Command Line KungFu has an excellent episode about how to boot users. I've borrowed heavily from this episode and modified it to answer pilcrow's question.
This command uses qwinsta to query a remote server for a list of sessions, and rwinsta to reset disconnected sessions:
FOR /F "tokens=2,3" %i IN ('qwinsta /server:serverName ^| findstr "Disc"') DO @echo %i | findstr /v "[a-z]" && rwinsta /server:serverName %i
How it works:
Qwinsta creates a table showing Terminal Sessions on the target server, serverName. For example:
SESSIONNAME USERNAME ID STATE TYPE DEVICE
0 Disc rdpwd
rdp-tcp 65536 Listen rdpwd
console 15 Conn wdcon
rdp-tcp#64 joeuser 8 Active rdpwd
rdp-tcp#84 janeuser 17 Active rdpwd
janetuser 20 Disc rdpwd
rdp-tcp#300 jimuser 25 Active rdpwd
processid 76 Disc rdpwd
Uses Qwinsta to query server serverName for all sessions, the output is piped (^|) into findstr, which uses "Disc" to match disconnected sessions. This would match only ID's 0, 20, and 76.
'qwinsta /server:serverName ^| findstr "Disc"'
This FOR loop executes command1, which produces several lines of output (depending on the number of sessions). For each line of output, the 2nd and 3rd blocks of text ("tokens=2,3") are stored in %i and %j (%j is implied), then command2 is executed, which accesses %i and %j. For ID 0: %i = Disc, %j = rdpwd; for ID 20: %i = 20, %j = Disc; for ID 76: %i = 76, j% = Disc.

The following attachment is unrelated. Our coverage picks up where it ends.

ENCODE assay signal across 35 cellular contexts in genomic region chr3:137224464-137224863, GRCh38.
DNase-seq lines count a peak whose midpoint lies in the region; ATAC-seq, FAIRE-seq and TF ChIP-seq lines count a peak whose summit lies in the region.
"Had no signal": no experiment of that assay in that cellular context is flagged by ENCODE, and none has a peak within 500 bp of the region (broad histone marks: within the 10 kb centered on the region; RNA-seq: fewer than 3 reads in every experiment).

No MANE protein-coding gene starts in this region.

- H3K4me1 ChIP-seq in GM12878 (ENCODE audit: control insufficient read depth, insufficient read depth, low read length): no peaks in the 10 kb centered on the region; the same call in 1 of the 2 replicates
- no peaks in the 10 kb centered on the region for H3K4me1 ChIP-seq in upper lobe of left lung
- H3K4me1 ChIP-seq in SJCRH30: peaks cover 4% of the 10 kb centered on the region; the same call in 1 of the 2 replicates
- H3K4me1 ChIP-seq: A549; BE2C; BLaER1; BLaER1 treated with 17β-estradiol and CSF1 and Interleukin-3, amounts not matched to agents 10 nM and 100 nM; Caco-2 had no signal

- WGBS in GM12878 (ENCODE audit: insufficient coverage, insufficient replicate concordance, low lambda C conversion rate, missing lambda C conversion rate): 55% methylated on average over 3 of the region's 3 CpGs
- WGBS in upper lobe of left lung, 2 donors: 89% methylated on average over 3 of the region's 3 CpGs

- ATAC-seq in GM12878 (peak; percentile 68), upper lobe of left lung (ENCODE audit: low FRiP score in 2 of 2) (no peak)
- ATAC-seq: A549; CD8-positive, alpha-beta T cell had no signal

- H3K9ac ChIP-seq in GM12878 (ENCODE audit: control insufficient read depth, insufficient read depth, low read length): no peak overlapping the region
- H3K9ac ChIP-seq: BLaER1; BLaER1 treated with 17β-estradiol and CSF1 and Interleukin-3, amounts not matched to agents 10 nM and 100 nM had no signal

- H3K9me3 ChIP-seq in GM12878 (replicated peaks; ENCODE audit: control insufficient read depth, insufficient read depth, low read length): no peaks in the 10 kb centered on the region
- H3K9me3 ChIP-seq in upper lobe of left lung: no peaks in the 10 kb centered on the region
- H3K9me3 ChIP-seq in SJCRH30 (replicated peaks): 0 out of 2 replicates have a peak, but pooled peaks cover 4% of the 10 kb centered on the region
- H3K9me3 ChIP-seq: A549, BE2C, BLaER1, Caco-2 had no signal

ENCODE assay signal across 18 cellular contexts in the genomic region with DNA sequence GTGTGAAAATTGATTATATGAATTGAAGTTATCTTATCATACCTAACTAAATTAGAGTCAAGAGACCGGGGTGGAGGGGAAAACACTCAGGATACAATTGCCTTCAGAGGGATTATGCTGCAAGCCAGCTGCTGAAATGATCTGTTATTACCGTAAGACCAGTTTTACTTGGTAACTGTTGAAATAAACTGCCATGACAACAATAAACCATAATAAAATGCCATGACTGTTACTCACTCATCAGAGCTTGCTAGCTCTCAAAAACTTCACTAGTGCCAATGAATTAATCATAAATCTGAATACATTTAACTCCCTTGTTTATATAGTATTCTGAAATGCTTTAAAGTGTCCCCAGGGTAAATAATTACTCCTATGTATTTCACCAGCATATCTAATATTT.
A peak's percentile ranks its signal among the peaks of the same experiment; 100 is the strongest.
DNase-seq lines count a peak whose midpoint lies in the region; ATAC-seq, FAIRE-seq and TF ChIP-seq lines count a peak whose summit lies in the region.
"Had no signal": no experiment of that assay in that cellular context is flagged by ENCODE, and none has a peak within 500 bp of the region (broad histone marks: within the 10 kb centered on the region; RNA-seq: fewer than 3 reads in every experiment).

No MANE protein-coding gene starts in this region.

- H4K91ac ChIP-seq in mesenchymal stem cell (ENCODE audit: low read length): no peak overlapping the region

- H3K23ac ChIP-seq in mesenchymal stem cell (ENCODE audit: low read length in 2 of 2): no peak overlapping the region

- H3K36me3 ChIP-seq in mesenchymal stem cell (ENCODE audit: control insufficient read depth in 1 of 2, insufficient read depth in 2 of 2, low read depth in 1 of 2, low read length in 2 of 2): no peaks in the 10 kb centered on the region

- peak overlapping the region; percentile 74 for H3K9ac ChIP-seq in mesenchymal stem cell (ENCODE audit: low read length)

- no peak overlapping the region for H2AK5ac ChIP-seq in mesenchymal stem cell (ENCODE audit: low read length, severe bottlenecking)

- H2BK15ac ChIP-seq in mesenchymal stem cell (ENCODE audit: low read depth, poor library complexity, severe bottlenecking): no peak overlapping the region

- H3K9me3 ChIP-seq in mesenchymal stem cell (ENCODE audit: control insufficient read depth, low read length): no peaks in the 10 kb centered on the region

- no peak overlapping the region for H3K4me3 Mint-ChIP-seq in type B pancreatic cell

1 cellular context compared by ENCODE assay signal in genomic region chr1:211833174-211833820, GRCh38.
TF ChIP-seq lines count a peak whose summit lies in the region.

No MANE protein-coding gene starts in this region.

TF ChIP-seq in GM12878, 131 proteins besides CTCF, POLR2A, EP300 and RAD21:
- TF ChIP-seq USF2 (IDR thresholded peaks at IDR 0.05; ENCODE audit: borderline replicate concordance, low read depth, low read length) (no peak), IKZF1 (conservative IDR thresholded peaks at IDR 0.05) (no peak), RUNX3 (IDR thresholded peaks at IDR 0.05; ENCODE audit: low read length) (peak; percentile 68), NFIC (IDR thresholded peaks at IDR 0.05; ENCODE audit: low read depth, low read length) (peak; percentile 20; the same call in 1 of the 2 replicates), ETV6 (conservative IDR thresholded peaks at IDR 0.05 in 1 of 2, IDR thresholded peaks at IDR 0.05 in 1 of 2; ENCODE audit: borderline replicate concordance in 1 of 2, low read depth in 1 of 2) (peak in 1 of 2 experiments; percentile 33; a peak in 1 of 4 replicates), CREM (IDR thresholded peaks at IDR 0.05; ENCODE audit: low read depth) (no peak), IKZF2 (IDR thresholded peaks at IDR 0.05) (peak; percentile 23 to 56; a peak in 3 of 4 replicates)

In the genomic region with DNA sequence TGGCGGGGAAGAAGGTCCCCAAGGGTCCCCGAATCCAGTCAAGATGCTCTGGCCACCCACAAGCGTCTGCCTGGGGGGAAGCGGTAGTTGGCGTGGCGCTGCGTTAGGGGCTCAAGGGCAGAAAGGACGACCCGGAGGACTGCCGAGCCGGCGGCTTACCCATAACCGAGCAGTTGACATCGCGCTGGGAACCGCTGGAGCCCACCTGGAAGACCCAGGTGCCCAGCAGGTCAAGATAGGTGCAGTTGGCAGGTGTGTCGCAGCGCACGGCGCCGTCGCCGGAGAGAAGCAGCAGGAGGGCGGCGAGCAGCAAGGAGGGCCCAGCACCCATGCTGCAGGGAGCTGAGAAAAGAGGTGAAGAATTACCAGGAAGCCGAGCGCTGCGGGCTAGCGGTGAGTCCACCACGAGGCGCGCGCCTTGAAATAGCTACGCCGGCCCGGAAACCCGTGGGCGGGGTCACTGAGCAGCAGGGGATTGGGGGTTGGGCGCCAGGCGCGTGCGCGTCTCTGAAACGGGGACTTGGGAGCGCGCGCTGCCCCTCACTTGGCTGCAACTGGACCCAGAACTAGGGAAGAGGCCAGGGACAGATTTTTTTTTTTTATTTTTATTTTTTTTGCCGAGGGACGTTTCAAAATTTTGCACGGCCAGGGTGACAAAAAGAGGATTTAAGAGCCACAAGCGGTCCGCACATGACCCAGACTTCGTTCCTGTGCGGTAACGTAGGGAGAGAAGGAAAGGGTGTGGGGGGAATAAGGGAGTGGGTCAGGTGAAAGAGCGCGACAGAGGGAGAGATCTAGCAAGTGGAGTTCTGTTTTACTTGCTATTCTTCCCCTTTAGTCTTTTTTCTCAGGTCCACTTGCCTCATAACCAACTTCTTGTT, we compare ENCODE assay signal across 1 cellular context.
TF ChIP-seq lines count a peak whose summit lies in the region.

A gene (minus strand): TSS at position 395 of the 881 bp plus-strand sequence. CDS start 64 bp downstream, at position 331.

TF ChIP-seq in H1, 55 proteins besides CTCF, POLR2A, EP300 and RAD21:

FOR /F "tokens=2,3" %i IN (command1) DO command2
This displays the 2nd block of text, which could be either ID, or STATE.
Findstr matches all non-alphabetic characters, and discards the line where ID = 0 (since %i = Disc and contains alphabetic characters.
findstr /v "[a-z]"
This is executed only if findstr completed successfully. Rwinsta resets the session, keyed by ID, which is now stored in %i. This would reset ID's 20 and 76.
rwinsta /server:serverName %i
This could be automated by putting it in a .bat file, and using Windows Scheduling to repeatedly run the job. When used in a .bat file, the For loop variable must be prefixed with an additional %, so %i would become %%i.